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Saturday, 14 February 2015

Rouge and Rebellion

This post is a participating entry for ‘A Style Of My Own’ blogger contest by Women’s Web and Trishla emart.

Do you remember when you were little, you'd stand by the dressing table and watch your mother get ready? I was that girl. My eyes would sparkle watching her clip up her hair in a half up-do, kohl her eyes and then the most anticipated application of the red lipstick. To me that was a glorious moment. I watched her go from just mom to fabulous mom. 
I awed at every young woman who took time and patience to do her make up. I would wait, most impatiently to attain adolescence so that I could be one of those sophisticated women who would rock a bold red lip like nobody's business.

And that time did come. All the young girl practice sessions of lipstick application and rummaging through my mother's dressing drawers did bear fruit. May be not in a way that society would accept.
I took my love for the colour red to different heights. In the last 6 years, once I transformed to a redhead I didn't come back. It became my identity. I explored every shade that I could possibly achieve ,never letting it fade. Starting from ' Rihanna Red ' to the current copper red that I have been sporting lately. 

Of course I couldn't ditch my red lipsticks and nail varnishes. I was a riot of red, without a doubt and I loved it. 
However, bold choices grabs eyeballs and generates talk. Not always good talk, mostly criticism. From men to women, down to my parents. I would get attention, at times unnecessarily, from the opposite sex. As for the women, I was called desperate, attention seeking or various synonyms of harlot. Despite being thick skinned, it did hurt my feelings some days. It was just a colour, its just a personal preference, then why so much negativity? And that is when I started exploring feminism.

 I guess from the type of picture I paint, I would probably be called an advocate of lipstick feminism. Third wave feminism as it was called post 80s and in the 90s where women embrace feminine concepts like beauty, sexuality and fashion. On stumbling upon this information, my urge to rebel against societal norms and ideas of the perfect girl increased.

 Majority of the times, it did not take me good places yet I was adamant. I couldn't let anyone have that kind of power over me where I would be forced to change. It seems like a shouting match but it had to be done. As time passed by, I was accepted for who I was. My rewards came when random women down the street or in the ladies room or wherever came up to me and said ' I love your hair ! ' or ' I love the way you pull off red ' 

I loved the colour red so much that I started buying lip balms with a red tint in them. I have a tube of red lipstick in each of my bags, in my office drawer and in my dad's car. I settle for nothing less.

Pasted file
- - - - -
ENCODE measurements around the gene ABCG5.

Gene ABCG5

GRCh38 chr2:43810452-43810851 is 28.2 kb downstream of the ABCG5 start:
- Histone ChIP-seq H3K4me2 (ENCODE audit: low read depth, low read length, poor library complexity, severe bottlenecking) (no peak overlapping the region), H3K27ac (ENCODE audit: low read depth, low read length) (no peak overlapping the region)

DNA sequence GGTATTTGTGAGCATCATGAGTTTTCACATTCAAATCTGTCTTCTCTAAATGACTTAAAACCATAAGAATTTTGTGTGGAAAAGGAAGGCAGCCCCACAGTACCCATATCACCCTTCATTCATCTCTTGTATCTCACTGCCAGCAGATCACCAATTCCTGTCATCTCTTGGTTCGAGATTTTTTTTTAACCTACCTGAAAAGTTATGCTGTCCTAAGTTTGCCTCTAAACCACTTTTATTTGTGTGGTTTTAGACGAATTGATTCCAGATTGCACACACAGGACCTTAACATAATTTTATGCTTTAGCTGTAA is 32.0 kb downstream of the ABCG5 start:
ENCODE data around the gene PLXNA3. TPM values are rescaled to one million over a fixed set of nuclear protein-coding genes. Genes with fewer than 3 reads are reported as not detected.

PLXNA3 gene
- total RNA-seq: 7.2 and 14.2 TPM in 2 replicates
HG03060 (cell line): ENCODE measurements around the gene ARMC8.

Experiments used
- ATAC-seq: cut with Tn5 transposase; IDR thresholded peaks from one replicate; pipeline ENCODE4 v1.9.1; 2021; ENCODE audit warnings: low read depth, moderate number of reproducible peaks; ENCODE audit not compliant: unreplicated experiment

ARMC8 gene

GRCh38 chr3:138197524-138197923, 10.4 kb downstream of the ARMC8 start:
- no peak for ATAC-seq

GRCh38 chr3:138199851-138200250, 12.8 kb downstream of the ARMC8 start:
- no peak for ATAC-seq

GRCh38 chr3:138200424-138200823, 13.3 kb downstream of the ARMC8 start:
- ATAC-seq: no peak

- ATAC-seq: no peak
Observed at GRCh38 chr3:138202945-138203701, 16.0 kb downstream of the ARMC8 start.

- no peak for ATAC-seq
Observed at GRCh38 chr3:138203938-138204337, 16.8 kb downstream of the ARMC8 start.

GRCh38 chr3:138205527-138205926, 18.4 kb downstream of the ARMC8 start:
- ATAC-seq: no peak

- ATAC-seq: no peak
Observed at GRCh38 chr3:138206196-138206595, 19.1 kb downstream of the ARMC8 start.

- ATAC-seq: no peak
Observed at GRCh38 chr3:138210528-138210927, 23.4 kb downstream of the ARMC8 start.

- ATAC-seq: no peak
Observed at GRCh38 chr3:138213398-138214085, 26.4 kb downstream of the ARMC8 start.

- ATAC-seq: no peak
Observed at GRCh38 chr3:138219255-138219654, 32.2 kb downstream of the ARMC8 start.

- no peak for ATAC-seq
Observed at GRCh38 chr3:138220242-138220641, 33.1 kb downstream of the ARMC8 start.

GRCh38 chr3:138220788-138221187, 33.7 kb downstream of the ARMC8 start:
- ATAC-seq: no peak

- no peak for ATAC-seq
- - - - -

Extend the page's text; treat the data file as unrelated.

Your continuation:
It has been said that French fashion designer Coco Chanel found red lipstick and nail varnish vulgar since all her guests would leave stains on her tableware. Even though, there are some set etiquette and occasions to wear red, in my context I let them fly out the window. I liked staining my morning tea cups, my cigarette butts, my glass of water all so that I feel a sense of pride when I see the imprints. I'm unstoppable. Look at me, I type with red fingernails this very minute!

Now on reading this you may be wondering, what's with all the hidden codes and connotations? I agree. All these justifications aren't , nor should they ever be needed. There was a time when there was a patriarchal hold over something as personal and feminine like beautification. In these modern times, we do it to for us. We paint ourselves to celebrate us and there is no shame in doing so.

Experimenting at times means pushing boundaries. You start off skeptical, but I say this woman to woman, you will be so proud of yourself that the next challenge won't even seem hard.

خُدا حافِظ


  1. Even for others (not only women to women) we start off skeptical when in dilemma, but once we find ourselves experimenting & pushing boundaries, we see the light and couldn't believe that we did it better then what we expected when we started off in hesitation.

    Mehreen, I nominated you for Most Inspiring Blogger Award. You can view your nomination here:

    1. I couldn't agree with you more.

      Thank you for nominating me and supporting my work throughout!
      Its such a privilege.

  2. I remember seeing you at Joseph's. We were both there to write the ACJ entrance exams, and you were easily the first person I actually properly noticed. I remember thinking, "Oh this hair is kind of loud," but then I spoke to you and my first thought about your hair disappeared.
    I think people often associate such bold statements with some kind of rebellious nature, but I've come to learn, albeit quite slowly, that it's personal choice and it's completely normal. There's nothing "crazy" about having red or purple or blue hair. You DO pull it off and I can't imagine a Mehreen with black hair at all. I like this post very much. Please write more often. : )
    (Planning to go get purple streaks now. I already have purple lip balm. :P)

  3. I agree. Red lipstick says "I am not afraid" . Good work! :)

    1. Thank you Rads! Congrats on bagging the 1st prize :)